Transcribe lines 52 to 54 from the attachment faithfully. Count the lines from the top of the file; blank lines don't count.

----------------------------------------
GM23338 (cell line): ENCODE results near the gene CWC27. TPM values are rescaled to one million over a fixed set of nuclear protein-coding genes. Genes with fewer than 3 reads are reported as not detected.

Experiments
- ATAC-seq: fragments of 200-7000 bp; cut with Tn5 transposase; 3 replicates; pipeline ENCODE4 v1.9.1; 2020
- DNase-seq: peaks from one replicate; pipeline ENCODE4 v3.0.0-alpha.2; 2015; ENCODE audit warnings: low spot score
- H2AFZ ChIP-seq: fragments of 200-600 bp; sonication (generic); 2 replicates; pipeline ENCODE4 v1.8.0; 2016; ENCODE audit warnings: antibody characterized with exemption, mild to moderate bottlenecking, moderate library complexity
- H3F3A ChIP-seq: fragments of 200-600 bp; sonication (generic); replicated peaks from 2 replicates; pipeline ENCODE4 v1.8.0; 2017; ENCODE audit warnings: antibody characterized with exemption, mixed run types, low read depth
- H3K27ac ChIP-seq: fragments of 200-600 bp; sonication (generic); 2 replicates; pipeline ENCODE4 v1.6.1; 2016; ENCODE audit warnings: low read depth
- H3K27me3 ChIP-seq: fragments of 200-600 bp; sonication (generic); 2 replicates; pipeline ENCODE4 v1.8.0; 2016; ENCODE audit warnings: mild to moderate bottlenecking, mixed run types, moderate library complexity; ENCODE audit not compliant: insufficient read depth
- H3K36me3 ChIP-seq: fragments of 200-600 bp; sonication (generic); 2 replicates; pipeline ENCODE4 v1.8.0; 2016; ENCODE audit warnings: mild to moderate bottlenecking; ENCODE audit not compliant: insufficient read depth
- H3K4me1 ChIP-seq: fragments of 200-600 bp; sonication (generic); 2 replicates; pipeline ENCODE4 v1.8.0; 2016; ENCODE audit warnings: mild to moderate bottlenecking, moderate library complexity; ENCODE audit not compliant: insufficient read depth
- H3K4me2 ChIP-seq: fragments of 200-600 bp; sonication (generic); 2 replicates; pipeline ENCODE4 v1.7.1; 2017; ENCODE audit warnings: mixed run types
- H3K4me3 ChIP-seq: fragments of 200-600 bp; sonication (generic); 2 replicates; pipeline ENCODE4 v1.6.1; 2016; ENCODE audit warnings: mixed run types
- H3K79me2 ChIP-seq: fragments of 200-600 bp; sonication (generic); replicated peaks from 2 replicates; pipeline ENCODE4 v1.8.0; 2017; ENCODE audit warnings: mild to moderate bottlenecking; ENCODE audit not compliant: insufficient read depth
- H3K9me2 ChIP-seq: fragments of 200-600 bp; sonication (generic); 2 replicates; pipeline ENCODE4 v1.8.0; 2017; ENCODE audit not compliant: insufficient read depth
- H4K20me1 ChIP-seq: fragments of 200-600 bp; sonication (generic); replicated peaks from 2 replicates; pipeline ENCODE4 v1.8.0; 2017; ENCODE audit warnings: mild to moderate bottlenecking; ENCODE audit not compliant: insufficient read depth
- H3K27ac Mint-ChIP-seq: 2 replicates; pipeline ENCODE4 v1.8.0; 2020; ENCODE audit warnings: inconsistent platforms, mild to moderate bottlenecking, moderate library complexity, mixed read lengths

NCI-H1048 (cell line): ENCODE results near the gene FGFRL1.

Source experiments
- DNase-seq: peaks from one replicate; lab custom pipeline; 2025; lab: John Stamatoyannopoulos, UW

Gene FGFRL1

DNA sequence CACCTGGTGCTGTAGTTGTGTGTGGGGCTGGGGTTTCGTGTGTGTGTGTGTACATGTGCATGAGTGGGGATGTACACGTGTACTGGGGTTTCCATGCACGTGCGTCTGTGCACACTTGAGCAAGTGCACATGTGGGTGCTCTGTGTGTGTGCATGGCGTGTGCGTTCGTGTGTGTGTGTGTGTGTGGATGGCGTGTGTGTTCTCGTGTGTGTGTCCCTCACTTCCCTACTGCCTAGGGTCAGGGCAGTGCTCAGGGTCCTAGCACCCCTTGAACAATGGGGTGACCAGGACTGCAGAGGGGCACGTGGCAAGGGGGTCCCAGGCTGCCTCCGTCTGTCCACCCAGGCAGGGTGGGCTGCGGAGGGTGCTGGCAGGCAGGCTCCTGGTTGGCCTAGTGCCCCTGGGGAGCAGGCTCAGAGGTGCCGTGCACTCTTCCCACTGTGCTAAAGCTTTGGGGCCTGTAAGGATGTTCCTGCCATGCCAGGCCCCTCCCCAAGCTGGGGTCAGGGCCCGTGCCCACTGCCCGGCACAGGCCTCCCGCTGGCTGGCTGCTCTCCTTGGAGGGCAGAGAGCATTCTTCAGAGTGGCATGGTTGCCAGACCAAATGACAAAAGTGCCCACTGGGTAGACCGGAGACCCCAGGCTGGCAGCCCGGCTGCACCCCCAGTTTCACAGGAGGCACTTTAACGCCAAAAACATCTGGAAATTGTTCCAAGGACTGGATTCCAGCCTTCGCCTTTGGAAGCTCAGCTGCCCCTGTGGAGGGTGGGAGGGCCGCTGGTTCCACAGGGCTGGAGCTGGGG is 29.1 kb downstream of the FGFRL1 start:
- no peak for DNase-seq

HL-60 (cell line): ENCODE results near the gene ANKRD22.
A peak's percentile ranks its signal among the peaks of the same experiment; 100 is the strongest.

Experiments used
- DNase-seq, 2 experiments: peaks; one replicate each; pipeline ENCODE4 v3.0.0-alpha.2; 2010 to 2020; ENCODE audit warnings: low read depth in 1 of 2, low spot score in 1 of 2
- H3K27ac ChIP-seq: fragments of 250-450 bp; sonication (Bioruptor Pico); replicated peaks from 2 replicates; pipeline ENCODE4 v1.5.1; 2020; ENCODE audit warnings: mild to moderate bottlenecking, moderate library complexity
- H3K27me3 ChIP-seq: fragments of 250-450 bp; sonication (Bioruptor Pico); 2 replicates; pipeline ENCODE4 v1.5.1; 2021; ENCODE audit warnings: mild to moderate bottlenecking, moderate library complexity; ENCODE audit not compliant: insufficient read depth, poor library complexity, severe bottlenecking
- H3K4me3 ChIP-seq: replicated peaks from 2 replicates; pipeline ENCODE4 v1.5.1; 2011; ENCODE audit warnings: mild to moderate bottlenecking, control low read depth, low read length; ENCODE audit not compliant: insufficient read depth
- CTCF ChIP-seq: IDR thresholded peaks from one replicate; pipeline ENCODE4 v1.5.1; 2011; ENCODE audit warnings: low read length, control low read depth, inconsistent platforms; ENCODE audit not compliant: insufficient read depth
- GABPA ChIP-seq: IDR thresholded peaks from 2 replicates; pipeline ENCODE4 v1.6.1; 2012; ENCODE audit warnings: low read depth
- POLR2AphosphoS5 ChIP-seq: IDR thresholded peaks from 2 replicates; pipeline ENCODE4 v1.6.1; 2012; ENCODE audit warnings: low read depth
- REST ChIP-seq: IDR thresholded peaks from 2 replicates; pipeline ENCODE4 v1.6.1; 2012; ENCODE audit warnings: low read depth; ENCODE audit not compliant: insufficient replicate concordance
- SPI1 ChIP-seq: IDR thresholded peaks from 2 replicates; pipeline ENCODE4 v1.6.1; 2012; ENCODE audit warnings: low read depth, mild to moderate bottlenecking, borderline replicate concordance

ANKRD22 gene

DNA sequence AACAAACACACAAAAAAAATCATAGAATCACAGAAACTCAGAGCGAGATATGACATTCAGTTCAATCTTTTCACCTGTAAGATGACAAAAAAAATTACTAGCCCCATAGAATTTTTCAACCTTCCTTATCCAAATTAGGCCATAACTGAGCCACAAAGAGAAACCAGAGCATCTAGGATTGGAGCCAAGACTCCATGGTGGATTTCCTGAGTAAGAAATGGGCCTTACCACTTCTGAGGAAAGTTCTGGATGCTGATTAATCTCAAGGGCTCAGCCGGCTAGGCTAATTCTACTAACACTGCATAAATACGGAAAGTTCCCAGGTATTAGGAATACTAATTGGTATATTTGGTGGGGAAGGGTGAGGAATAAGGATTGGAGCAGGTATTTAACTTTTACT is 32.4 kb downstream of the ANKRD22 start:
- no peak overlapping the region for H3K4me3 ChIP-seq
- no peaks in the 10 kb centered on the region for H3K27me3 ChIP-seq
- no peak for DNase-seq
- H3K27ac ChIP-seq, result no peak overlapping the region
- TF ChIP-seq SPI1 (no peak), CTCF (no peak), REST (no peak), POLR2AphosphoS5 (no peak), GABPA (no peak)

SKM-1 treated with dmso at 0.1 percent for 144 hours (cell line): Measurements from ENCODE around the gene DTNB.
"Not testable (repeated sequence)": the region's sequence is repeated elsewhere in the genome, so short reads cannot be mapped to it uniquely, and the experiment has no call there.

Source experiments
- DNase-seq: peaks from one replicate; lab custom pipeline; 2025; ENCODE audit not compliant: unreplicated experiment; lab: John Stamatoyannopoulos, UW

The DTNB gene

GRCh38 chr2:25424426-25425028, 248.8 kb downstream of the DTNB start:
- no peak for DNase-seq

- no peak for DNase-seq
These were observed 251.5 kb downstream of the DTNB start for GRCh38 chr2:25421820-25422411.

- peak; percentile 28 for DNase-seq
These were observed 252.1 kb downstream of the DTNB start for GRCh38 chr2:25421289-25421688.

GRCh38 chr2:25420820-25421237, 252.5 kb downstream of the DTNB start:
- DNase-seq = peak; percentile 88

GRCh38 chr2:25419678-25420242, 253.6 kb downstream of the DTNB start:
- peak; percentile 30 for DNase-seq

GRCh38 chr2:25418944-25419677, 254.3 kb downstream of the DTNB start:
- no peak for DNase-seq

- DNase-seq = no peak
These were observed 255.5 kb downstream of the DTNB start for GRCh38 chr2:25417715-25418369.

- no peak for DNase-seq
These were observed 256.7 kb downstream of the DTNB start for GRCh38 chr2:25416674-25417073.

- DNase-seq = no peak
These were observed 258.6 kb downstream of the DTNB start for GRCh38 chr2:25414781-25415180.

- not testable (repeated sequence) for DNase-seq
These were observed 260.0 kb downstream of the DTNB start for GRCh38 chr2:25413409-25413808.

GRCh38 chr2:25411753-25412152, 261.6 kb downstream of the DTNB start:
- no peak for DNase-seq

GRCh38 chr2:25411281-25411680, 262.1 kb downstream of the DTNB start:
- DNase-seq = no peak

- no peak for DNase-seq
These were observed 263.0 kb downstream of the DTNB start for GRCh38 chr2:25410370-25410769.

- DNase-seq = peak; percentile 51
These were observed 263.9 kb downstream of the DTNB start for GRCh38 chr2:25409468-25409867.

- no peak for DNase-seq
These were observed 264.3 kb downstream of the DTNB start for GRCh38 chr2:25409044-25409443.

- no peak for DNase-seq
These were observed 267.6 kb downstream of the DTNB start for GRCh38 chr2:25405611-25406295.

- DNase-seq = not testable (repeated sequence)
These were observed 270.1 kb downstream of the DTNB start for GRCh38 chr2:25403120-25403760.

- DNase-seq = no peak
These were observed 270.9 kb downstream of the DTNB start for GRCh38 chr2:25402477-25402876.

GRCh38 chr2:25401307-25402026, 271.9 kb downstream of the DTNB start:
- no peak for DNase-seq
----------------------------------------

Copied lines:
These were observed 252.1 kb downstream of the DTNB start for GRCh38 chr2:25421289-25421688.

GRCh38 chr2:25420820-25421237, 252.5 kb downstream of the DTNB start:
- DNase-seq = peak; percentile 88